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Hi, Friends!

Jesus praising judgement (see Luke 7:43) may appear implausible to an audience with a lesser level of comprehension. Christ seems to go against the commonly quoted phrase “judge not” that is embraced by both secularists and some non-secularists.

But do people share the right perception of “to judge/judgement” when reading the Bible?

In this post, unearth whether you have a sound comprehension of biblical judgement. Because every girl in Christ needs clarity.

Super Awesome Side Note: Before we start, understand we will not claim contested truths. And we will refrain from falling into the trap of “teaching man-made ideas as commands from the Creator.”

Out of respect for believers, we will simply acknowledge the multiplicity of views on this subject (the keyword is “acknowledge” and not agree). So, always do further research.

Super Psst… the big secret I’ve been hinting around on social media for a few months now – is revealed… (it’s why I have been MIA for a bit…). Read on after this post for the juicy details.

*Disclaimer: These tips could be helpful. Especially if you are a believer in Christ. Always do further research. The sources for this or any post do not equal a full endorsement of any ministry or evangelist’s personal views by***

TL:DR A quick post glance:

  1. What are the biblical definitions for judgement/to judge?
  2. Jesus praises judgement, like that really happened… yep…
  3. What does this mean for you?

Sound juicy? Okay, Ladies. Let’s start.

1. What are the biblical definitions for judgement/to judge?

To comprehensively explain the manifold applications of the words ‘judgement/to judge‘ in the biblical text would take an extended amount of time. In the Greek text up to 114 times, the word krinó was prominent. Super large number, eh? So, I will provide you with a brief overview of the many interpretations of the words ‘judgement/to judge‘ found in the Bible.

For starters, the original meaning of the Greek word krinó (ἔκρινον, κρινῶ, ἔκρινα, κέκρικα, κέκριμαι, ἐκρίθην) found in Strong’s number: 2919, for judgement, was “separate” and is used in Matt 7:1 to refer to the act of judgment by God to determine innocence or guilt.

Next Strong’s 8199, where the Hebrew word for judgment is shaphat (שָׁפַט) used in 1 Kings 3:9 when Solomon asked wisdom from God. The word specifically meant to provide a ruling for each person in civil, political, domestic, and religious matters.

Finally, Strong’s 350 references the Greek word anakrinó (ἀνακρίνω) in 1 Corinthians 2:15, which translates to judgement, and implies investigation, interrogation, and determination by asking questions, discerning, examining, judging, and searching. 350 (anakrínō) was a powerful tool of the legal system in the ancient world. It can even refer to “examination by torture” (see Field, Notes, 120f, Abbott-Smith).]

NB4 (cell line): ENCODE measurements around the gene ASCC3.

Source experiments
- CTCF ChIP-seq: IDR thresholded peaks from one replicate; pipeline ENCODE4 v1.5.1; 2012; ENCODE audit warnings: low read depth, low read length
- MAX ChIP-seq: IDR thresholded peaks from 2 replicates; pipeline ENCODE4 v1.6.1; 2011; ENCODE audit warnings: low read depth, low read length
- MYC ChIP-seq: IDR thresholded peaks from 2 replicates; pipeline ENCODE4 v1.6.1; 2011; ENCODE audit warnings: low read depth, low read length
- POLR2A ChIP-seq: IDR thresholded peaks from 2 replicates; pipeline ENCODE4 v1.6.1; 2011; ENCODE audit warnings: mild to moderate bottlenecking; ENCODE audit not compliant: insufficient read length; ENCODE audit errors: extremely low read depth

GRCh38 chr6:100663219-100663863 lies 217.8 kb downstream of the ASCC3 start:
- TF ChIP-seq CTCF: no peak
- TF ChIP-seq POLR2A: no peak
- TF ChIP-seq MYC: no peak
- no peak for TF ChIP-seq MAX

👉 Dive deep into multiple definitions and verses for the meanings of “judgement” here.

Research Matthew 7:1, 1 Kings 3:9, 1 Corinthians 2:15

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2. Jesus praises judgement, like really that happened… yep…


In the Bible, the “judgement” Greek word krinó carries a weighty legal implication. When you use the legal color, it can mean either a reasonable conclusion or to form an opinion.

Let’s inspect the biblical text to find out where this is visible:

Simon answered and said, I suppose that [he], to whom he forgave most. And He said unto him, Thou hast rightly judged. (Luke 7:43)

Jesus (Yeshua) praises Peter for making a judgement (using a form of this same word). This verse gives the meaning of the verb in action and is a great illustration of what “judge” means. However, there is deeper point about the literal meaning of this verse. Are we to make no judgements at all? That would be silly, we have to make judgements every second of the day (Biblical Hermeneutics Stack Exchange, 2016).

And isn’t it interesting how Yeshua responds to Peter’s judgement? Quite a different reaction than one from “non judgement” doctrines of today, eh? Could this mean we are to always look to the original language used in the text for clarity? Yep!

I know some of you are still in shock over Yeshua giving Peter praise for making a judgement call. It’s okay, you can breathe now. 

Research Luke 7:43

RELATED: Why believe the Bible? No clue? Read this

3. What does this mean for you?


To gain a better understanding of “judgement/to judge” from a biblical perspective, please explore the original language for more insight, and then make your own informed decision. Enjoy, friend 😃.

Research 2 Timothy 2:15, 1 John 4:1

RELATED: Know Jesus? No, really… do you? See this

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Major Takeaways

You now unearthed whether you have a sound comprehension of biblical judgement.

This post is a part of Inner Beauty. So make sure you come back for more powerful inner beauty tips.

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If you find a typo, just know that it happens to all of us! 🙂


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Bible Hub (no date a) 350. anakrinó, Strong’s greek: 350. ἀνακρίνω (anakrinó) -- to examine, investigate. Available at: (Accessed: 19 May 2023).

Bible Hub (2023) 2919. krinó, Strong’s greek: 2919. κρίνω (krinó) -- to judge, decide. Available at: (Accessed: 19 May 2023).

Bible Hub (2023) 8199. shaphat, Strong’s Hebrew: 8199. שָׁפַט (Shaphat) -- to judge, govern. Available at: (Accessed: 19 May 2023).

Biblical Hermeneutics Stack Exchange (2016) What’s the root definition of the word ‘judge’ in matthew 7:1?, Biblical Hermeneutics Stack Exchange. Available at: (Accessed: 19 May 2023).

Mounce, B. (no date) Bill Mounce, κρίνω. Available at: (Accessed: 19 May 2023).